You worked with John Martyn on the On The Cobbles album [McCabe played on Walking Home], which was released in 2004. Was he still bi-pedal?
Yes, but not in great shape. I wasn't sure I wanted to do it at first - he was such a hero that I felt intimidated - but my partner said to me, 'You'll kick yourself if you don't.'
There did seem to be a constant traffic of people collaborating with him around that time. And I felt a bit like one of a series of pests. Although he was completely welcoming I got the impression that my presence was a record company motivated thing. There you go, I was responsible for three days of John Martyn's misery (laughs).
When did you first encounter his music?
That would have been through my brother. I'd have been about 12. My brother had all these tapes: Solid Air and One World and also Piece By Piece. I remember going to see my brother and hearing that really open-ended music drifting across a bedsit in Haydock. It was transporting music.
The soundscape aspect was the thing that did it for me, the textural work and his use of effects. A lot of guitarists talk about their "craft" and it's all about the guitar really - there's a lot of blinkerage involved - whereas John Martyn's sights were further flung and he talked about imitating the saxophone. He was a Debussy fan as well, and when I discovered that it made a lot of sense to me.
At root you've got this earthy, basically folk guitar that's in tune with his Scottish background, combined with this feeling that anything goes. He liked dub-reggae. Combining that with guitar, he could easily have ended up with some nasty, skanky sort of hybrid (laughs) but the man had taste.
Even when he was doing the soft-rock thing I liked a lot of it. Sapphire is a great record, Grace And Danger obviously. And again those show his taste and soul, which always shines through.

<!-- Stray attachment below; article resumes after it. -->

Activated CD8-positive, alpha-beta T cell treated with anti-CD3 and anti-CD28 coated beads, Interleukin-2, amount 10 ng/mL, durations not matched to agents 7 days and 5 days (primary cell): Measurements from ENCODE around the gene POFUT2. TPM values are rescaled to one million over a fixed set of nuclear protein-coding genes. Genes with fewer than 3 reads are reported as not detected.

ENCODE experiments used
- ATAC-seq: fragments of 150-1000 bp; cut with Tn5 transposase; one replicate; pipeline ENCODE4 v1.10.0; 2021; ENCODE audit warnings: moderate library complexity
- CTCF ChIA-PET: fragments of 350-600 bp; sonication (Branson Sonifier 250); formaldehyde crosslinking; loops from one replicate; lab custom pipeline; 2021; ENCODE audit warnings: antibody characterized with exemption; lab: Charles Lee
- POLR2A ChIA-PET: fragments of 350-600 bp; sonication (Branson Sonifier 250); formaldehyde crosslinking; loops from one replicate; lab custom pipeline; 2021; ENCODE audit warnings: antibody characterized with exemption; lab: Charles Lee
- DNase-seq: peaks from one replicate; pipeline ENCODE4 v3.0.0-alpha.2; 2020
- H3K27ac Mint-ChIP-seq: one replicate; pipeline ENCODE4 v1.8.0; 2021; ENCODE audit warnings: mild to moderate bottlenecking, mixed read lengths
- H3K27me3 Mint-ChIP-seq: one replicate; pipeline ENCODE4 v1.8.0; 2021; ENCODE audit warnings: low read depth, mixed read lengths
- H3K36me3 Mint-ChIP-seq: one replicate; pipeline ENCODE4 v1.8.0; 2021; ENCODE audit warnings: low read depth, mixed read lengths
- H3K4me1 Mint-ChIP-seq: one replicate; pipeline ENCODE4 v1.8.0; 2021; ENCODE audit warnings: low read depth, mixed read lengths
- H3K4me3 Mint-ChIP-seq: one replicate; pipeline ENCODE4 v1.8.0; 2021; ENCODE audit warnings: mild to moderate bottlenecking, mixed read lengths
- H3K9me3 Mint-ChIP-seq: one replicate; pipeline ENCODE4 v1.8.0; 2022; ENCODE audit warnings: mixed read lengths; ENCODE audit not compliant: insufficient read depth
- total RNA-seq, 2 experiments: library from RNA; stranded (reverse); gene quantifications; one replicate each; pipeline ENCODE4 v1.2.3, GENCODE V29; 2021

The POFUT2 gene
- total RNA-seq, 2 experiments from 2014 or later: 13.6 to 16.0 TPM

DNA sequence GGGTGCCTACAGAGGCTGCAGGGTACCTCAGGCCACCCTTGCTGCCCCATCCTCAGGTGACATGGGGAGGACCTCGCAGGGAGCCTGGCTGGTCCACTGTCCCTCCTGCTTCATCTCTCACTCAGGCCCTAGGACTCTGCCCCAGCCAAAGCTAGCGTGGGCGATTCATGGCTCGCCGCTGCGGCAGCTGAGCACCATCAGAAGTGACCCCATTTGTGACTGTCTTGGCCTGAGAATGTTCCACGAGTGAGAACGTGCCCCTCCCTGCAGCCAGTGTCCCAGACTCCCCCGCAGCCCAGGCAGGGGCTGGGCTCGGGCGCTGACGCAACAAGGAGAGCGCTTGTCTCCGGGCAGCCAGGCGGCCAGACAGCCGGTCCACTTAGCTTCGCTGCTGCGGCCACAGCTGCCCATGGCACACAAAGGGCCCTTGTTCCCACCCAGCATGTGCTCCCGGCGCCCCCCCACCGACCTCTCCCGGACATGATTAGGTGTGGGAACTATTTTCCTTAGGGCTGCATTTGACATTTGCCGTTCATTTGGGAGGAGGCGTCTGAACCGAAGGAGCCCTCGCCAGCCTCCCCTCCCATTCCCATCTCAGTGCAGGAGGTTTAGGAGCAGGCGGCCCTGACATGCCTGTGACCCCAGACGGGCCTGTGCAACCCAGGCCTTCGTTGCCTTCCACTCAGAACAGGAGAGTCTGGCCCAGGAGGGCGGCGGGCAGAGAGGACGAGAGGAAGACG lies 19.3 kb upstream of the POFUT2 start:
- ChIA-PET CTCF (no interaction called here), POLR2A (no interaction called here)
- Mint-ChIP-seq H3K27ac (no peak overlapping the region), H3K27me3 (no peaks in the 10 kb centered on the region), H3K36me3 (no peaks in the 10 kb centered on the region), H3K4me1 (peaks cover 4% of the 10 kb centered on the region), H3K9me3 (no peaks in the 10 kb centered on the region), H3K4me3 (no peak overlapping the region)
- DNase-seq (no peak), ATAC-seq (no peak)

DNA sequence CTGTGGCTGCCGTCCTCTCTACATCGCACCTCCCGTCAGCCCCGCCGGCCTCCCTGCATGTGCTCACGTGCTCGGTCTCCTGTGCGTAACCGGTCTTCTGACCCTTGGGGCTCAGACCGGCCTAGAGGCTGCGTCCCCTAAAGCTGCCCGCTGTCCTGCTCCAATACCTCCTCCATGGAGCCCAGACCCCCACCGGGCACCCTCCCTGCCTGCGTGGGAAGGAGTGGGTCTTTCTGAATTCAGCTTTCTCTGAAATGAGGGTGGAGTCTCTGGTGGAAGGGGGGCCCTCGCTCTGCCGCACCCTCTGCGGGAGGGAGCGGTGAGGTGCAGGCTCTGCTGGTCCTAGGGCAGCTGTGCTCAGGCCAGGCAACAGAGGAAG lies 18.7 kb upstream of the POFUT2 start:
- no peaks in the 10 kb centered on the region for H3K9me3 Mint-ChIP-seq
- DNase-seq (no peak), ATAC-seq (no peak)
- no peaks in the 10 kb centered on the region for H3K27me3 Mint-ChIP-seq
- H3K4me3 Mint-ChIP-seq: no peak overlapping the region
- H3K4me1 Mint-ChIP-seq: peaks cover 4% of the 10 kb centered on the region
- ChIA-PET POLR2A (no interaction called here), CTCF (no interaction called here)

What are your favourite John Martyn songs?
Pretty much all of Inside Out is the essential John Martyn for me. The balance is just right; he can maintain control and also lose control within the space of a conventional song.
He's one of those musicians who invite you on a journey. You're not sure what the destination is and neither is he...
I totally agree. If you look at the earlier records with Beverley, it's kind of a fossilised version of what he did live. Later on I think he intentionally upset that process.
The story about Sunday's Child  - according to Danny Thompson - is that they wrote and recorded it live, in the studio in 3 days. That wilful kind of 'avoiding structure' is what makes the listening experience. Knowing that things can take a left turn at any moment makes you listen to it more keenly. For me that open-endedness makes for better music. I realise that it stretches other peoples' patience!
I always thought you were influenced by John Martyn's attitude as much as his texturing. Whenever I would see The Verve back in the day you seemed almost happier if something went against the plan. There was a commitment to the moment...
I suppose people want different things out of music don't they? Some people want a replica of something that they already like... Other people want to explore. And accidents are a good vehicle for exploration; you can see why John Martyn was drawn to Lee "Scratch" Perry in that respect, because with Perry anything goes.
What will you miss most about John Martyn?
There are lots of regrets. I'll forever regret insisting that he played The Verve's Haigh Hall gig  because he got such a vile reception. What I'd like to hear is his archive, all the stuff he played to Gary Pollitt and me at those On The Cobbles sessions...
It would've been nice to see what he came up with next. But we'll never know. It's hard to say if he was going to carry on anyway, as he seemed f***ed off with the business. He came across as completely charming but I don't think he was treated right. He wasn't afforded the kudos in his lifetime.
When I met him the music industry was getting him down. He seemed happier to me when he was dreaming up food. In the kitchen he was as reckless and impressionistic as his music. He'd be chucking a bit of this and a bit of that in, and in an hour's time you'd have this amazing meal. I had some brilliant meals with him.
Source: MOJO, interview by Danny Eccleston